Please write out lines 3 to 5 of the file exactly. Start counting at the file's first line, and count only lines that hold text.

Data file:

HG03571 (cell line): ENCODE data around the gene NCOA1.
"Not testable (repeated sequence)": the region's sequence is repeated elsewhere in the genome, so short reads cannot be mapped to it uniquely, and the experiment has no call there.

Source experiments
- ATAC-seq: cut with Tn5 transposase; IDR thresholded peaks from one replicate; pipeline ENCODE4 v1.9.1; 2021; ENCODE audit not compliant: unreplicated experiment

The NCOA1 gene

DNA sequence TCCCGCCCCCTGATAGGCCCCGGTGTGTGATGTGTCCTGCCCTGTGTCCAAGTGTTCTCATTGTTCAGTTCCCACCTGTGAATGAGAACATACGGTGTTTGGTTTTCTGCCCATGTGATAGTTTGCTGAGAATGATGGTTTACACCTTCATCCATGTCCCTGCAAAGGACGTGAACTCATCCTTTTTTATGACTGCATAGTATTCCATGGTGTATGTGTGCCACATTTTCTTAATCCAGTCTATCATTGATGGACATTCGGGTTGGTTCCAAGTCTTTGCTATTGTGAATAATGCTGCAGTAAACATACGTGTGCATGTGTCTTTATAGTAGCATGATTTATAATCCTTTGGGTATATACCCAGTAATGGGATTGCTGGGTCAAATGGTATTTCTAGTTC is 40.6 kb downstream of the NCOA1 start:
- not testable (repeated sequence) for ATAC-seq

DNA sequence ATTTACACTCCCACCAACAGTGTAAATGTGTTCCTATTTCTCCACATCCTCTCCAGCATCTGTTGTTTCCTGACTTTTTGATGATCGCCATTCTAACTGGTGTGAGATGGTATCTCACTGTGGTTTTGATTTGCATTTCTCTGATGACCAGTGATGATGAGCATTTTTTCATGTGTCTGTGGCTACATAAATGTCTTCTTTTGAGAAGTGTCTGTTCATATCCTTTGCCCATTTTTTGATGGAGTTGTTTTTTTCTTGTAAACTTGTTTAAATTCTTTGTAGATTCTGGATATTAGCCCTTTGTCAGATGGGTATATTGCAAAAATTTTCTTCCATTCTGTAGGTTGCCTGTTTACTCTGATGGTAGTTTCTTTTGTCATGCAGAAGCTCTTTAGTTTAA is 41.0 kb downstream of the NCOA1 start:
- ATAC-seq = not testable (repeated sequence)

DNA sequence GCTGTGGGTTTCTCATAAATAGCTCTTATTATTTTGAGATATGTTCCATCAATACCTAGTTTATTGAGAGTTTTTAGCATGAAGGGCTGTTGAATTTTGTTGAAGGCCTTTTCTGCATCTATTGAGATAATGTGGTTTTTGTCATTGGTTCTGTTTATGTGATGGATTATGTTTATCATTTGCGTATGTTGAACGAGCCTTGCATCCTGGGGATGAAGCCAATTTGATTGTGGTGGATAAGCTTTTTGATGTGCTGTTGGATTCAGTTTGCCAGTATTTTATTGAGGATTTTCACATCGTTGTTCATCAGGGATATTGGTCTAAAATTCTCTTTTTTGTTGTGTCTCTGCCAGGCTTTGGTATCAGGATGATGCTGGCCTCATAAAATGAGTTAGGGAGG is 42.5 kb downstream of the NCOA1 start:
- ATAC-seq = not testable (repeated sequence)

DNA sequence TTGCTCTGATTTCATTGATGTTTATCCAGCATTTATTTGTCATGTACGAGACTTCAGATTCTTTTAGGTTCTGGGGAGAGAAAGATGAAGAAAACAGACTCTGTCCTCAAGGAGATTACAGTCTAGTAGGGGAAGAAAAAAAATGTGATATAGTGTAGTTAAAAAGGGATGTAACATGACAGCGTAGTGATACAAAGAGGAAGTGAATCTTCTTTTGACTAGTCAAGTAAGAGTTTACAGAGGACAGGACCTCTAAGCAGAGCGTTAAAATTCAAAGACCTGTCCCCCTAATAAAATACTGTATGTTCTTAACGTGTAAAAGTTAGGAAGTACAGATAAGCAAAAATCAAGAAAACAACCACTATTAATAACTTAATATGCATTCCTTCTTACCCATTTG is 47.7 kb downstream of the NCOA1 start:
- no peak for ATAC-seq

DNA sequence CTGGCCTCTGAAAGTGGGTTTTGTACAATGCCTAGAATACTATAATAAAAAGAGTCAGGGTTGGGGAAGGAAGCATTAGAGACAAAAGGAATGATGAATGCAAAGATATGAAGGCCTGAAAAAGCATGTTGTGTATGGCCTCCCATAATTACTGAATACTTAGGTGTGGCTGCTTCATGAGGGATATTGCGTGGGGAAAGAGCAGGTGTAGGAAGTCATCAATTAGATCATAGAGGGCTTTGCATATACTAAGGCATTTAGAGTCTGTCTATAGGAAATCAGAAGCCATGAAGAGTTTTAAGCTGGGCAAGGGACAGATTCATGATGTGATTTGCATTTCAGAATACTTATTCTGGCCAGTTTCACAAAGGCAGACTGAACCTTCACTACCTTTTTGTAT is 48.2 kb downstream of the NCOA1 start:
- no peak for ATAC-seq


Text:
Source experiments
- ATAC-seq: cut with Tn5 transposase; IDR thresholded peaks from one replicate; pipeline ENCODE4 v1.9.1; 2021; ENCODE audit not compliant: unreplicated experiment

The NCOA1 gene